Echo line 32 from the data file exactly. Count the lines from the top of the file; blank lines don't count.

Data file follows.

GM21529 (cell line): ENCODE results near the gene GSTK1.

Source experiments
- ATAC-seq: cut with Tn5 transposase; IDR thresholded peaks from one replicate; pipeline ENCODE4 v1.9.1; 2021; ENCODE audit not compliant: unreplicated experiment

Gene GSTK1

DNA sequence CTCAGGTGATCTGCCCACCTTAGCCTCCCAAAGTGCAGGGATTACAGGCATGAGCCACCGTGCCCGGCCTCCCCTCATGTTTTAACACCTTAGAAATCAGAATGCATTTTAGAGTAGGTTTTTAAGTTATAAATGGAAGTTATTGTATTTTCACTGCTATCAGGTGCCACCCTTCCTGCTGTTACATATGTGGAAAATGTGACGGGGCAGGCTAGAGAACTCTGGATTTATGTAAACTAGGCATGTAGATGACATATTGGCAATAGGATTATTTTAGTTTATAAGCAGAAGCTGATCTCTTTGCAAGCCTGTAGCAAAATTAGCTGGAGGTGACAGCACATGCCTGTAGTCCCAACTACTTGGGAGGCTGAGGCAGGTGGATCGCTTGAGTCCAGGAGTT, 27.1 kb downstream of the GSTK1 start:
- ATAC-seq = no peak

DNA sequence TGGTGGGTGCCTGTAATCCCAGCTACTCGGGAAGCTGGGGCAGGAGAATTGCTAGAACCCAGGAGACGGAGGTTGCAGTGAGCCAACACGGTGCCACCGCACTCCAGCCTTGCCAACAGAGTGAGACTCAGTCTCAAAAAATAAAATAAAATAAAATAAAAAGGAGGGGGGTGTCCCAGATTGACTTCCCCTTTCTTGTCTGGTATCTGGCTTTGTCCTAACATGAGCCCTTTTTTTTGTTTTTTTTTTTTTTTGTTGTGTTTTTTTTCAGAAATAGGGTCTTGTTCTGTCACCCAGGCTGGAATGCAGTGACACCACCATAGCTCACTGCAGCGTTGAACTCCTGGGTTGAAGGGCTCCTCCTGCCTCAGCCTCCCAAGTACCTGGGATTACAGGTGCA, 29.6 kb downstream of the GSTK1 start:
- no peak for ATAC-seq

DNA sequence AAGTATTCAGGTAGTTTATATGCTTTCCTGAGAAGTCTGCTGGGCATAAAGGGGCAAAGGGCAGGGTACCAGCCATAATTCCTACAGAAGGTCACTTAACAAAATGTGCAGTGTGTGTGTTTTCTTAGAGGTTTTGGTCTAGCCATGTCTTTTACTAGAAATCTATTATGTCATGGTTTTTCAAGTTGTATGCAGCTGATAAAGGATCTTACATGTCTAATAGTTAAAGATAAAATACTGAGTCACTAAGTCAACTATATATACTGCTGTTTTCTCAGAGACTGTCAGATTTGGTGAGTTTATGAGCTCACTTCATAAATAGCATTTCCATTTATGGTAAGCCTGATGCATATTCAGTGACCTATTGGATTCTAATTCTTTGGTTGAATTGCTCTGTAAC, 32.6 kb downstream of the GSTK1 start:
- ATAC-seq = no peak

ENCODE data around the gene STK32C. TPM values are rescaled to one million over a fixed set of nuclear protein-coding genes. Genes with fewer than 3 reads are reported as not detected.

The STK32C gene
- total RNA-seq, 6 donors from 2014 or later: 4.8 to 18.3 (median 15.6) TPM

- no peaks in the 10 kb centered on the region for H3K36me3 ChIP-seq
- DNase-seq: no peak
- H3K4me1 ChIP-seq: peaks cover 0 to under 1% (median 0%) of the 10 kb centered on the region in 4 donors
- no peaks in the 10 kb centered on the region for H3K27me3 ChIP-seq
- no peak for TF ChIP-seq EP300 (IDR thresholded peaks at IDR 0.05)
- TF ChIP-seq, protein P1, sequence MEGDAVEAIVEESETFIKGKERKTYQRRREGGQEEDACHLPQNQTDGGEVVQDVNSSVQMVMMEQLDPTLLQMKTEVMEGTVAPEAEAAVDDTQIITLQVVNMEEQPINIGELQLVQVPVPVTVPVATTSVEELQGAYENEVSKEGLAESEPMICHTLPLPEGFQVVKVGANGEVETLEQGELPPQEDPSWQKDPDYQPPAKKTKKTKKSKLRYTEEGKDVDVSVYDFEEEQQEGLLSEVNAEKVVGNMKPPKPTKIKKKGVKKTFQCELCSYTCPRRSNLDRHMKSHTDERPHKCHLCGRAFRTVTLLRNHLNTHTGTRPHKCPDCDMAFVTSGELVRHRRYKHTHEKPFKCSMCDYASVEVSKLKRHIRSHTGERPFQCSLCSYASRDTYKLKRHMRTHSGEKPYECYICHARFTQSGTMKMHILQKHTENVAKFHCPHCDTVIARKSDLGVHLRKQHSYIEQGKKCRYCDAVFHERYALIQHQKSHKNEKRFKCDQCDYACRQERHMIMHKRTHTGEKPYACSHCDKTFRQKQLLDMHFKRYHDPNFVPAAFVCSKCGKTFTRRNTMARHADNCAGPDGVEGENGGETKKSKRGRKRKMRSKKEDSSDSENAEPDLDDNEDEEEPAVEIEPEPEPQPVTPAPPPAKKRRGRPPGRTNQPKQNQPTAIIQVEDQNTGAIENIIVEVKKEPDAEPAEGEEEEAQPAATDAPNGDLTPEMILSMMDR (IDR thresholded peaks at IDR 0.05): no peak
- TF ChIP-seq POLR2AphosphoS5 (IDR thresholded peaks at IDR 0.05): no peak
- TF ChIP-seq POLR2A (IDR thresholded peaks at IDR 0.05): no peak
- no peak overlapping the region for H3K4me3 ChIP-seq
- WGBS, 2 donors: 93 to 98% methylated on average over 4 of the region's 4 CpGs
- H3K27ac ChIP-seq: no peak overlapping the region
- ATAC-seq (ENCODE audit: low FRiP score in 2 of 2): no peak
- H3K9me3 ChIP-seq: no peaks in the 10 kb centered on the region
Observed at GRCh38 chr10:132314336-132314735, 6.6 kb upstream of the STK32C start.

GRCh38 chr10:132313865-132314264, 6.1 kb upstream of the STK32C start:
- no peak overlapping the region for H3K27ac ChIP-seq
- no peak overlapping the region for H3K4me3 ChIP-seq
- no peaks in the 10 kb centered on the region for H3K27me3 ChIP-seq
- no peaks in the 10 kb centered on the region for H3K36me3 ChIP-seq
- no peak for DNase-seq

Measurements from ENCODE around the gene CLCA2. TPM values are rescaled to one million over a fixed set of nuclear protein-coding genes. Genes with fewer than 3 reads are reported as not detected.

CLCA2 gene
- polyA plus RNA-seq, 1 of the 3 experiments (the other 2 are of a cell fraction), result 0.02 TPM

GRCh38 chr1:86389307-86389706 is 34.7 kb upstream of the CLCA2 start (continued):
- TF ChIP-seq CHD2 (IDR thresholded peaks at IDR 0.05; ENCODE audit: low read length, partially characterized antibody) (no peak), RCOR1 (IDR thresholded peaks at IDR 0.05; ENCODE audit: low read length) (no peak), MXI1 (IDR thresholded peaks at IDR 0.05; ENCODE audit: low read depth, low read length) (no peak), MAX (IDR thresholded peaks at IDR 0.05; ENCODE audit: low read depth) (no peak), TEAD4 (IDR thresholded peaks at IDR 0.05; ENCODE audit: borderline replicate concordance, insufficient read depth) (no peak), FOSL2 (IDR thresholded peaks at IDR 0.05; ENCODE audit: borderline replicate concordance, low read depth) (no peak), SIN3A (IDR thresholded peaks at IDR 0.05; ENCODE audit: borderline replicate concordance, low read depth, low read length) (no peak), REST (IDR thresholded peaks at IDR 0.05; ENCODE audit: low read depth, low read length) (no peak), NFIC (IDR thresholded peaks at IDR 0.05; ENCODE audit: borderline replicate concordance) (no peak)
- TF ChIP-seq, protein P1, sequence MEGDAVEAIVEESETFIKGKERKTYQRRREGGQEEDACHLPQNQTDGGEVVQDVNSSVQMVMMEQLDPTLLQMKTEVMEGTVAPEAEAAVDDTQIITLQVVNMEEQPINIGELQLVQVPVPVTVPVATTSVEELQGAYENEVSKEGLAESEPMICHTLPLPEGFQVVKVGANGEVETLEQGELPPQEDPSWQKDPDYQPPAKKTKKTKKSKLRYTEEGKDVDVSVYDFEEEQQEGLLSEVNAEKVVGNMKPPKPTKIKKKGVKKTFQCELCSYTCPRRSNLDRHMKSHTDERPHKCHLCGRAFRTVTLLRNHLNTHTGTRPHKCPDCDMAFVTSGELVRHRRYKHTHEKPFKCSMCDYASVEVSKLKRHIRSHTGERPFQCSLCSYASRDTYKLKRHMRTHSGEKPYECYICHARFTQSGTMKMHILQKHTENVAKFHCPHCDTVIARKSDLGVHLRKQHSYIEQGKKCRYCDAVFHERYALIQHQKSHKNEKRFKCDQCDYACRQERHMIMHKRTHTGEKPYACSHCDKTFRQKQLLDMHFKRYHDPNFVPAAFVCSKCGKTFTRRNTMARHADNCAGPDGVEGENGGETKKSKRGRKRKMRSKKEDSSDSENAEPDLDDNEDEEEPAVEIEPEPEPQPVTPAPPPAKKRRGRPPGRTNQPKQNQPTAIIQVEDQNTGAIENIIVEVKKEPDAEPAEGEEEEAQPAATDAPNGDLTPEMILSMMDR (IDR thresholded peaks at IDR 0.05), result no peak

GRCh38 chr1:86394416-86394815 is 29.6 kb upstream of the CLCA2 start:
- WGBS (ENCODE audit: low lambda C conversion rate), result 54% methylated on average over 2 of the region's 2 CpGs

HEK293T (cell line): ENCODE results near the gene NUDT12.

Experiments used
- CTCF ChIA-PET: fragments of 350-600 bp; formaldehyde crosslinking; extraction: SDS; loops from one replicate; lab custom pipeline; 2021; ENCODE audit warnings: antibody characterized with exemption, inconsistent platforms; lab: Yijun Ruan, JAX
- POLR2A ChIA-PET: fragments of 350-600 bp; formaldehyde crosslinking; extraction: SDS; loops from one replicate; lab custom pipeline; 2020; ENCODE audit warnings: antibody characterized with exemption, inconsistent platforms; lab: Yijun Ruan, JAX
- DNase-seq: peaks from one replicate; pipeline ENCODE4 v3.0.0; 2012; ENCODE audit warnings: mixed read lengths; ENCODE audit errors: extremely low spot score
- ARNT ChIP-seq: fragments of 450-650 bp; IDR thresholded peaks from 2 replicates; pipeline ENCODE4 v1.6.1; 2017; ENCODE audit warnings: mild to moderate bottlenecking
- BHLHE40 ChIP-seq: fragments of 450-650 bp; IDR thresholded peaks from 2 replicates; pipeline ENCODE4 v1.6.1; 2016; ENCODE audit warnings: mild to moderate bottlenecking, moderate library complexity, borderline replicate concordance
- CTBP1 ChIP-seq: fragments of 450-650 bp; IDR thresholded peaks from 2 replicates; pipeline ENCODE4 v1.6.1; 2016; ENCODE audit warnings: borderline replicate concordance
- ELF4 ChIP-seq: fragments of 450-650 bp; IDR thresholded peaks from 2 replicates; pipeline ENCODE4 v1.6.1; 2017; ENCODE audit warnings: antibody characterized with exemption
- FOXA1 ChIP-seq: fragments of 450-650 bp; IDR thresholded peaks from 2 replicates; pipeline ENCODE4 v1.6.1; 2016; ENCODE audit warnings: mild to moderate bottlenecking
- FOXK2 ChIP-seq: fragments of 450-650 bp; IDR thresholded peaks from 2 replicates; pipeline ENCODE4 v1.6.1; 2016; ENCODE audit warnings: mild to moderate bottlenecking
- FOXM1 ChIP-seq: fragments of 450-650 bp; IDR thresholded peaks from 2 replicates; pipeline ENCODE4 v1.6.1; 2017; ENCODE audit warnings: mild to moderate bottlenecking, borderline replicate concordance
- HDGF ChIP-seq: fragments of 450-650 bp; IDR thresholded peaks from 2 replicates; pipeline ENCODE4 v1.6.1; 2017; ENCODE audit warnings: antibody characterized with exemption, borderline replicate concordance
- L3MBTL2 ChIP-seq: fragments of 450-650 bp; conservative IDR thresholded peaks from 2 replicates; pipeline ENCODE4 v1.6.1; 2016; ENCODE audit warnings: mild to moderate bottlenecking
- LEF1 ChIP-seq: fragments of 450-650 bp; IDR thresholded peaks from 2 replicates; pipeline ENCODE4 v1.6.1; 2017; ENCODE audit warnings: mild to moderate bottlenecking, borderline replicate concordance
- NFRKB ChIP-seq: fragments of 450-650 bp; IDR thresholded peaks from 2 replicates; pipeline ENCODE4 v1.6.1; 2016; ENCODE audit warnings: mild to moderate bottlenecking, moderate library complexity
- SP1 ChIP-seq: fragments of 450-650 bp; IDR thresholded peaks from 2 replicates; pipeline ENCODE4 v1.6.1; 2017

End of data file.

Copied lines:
- no peaks in the 10 kb centered on the region for H3K36me3 ChIP-seq